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Grow Your Advisory Firm Using Technology, Alternatives, and Economies of Scale

Post on: May 31, 2019 | Ryan Gunn | 0

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When trying to increase their profitability, an advisor can grow their firm’s assets under management (AUM), grow profit-margins, or do a combination of both. While doing both sounds like the best option, achieving it is harder than it sounds. However, offering premium services, such as access to alternative investments, and streamlining back-office activities with technology solutions, can pave the way to realizing that combination.

Increasing AUM

Grow client base

The most common way to increase AUM is to grow your client base. The more clients you have, the more money you manage, and the more your fixed costs are split between them, right? In most industries, growing a business helps create economies of scale—a proportional decrease in fixed infrastructure and overhead costs as a percentage of revenue. But with a heavily client-facing business, like wealth management, those economies of scale are less likely to apply.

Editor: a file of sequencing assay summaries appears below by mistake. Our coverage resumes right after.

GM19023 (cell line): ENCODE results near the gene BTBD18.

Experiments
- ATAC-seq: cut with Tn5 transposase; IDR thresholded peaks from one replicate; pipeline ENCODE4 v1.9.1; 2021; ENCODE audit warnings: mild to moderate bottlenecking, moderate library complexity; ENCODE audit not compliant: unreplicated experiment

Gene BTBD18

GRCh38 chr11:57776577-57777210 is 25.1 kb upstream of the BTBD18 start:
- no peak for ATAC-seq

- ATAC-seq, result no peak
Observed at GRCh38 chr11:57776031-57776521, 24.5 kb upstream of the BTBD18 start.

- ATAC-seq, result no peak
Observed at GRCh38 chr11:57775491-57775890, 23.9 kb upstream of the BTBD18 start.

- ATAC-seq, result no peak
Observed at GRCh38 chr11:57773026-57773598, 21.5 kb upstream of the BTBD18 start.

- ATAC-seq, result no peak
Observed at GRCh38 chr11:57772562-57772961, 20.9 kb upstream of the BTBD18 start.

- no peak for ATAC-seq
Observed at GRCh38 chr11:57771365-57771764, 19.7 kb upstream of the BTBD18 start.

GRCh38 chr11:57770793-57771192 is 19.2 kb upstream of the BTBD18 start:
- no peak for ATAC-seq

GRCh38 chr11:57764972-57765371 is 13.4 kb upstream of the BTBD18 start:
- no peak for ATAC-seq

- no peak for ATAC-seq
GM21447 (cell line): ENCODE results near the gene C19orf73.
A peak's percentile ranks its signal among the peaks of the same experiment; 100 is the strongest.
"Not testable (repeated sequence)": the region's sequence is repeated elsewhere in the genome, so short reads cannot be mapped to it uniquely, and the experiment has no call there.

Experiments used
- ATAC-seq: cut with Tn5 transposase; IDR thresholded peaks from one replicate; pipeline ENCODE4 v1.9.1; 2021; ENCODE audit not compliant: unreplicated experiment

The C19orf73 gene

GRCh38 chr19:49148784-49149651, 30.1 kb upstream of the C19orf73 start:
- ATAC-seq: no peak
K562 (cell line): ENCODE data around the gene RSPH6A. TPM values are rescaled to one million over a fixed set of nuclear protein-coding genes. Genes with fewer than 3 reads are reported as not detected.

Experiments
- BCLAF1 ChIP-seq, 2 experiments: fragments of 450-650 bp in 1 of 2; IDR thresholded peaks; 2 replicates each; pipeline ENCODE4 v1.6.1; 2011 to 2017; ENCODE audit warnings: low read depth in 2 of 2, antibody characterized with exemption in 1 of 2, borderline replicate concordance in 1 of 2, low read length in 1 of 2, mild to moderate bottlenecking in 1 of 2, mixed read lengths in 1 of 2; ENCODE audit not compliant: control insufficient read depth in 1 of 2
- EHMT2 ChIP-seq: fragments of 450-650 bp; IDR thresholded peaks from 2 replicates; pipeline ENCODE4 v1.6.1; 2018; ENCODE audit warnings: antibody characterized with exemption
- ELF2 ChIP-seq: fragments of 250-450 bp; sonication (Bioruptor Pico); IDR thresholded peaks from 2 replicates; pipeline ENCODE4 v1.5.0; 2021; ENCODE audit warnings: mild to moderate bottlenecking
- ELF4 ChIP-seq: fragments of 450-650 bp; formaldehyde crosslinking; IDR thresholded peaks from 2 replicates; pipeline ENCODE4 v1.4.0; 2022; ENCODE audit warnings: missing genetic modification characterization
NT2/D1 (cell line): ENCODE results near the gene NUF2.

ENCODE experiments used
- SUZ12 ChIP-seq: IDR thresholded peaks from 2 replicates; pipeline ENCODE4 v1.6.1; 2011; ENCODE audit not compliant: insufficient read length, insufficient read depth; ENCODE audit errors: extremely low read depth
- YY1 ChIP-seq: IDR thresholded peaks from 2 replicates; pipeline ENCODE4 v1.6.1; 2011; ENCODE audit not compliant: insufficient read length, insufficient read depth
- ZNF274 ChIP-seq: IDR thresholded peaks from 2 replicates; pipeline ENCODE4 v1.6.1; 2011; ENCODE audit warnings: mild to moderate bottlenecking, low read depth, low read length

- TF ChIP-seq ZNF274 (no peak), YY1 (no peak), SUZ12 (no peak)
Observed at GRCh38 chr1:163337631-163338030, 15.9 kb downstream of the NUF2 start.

A psychological principle known as Dunbar’s Number estimates that the maximum amount of stable relationships one person can maintain is around 150, which includes both business and personal relationships. This suggests that there is a ceiling to the number of clients an advisor can service successfully. 

So that means that if you want to grow your firm’s client base, you have to hire more advisors, hire more support staff in non-revenue producing positions, and maybe even move into a larger office space. This is likely to compound any cost inefficiencies that have been eating into your margins. This is why robo-advisors have become so popular; they are able to scale while delivering the same level of service (however basic those services may be) without adding much in cost.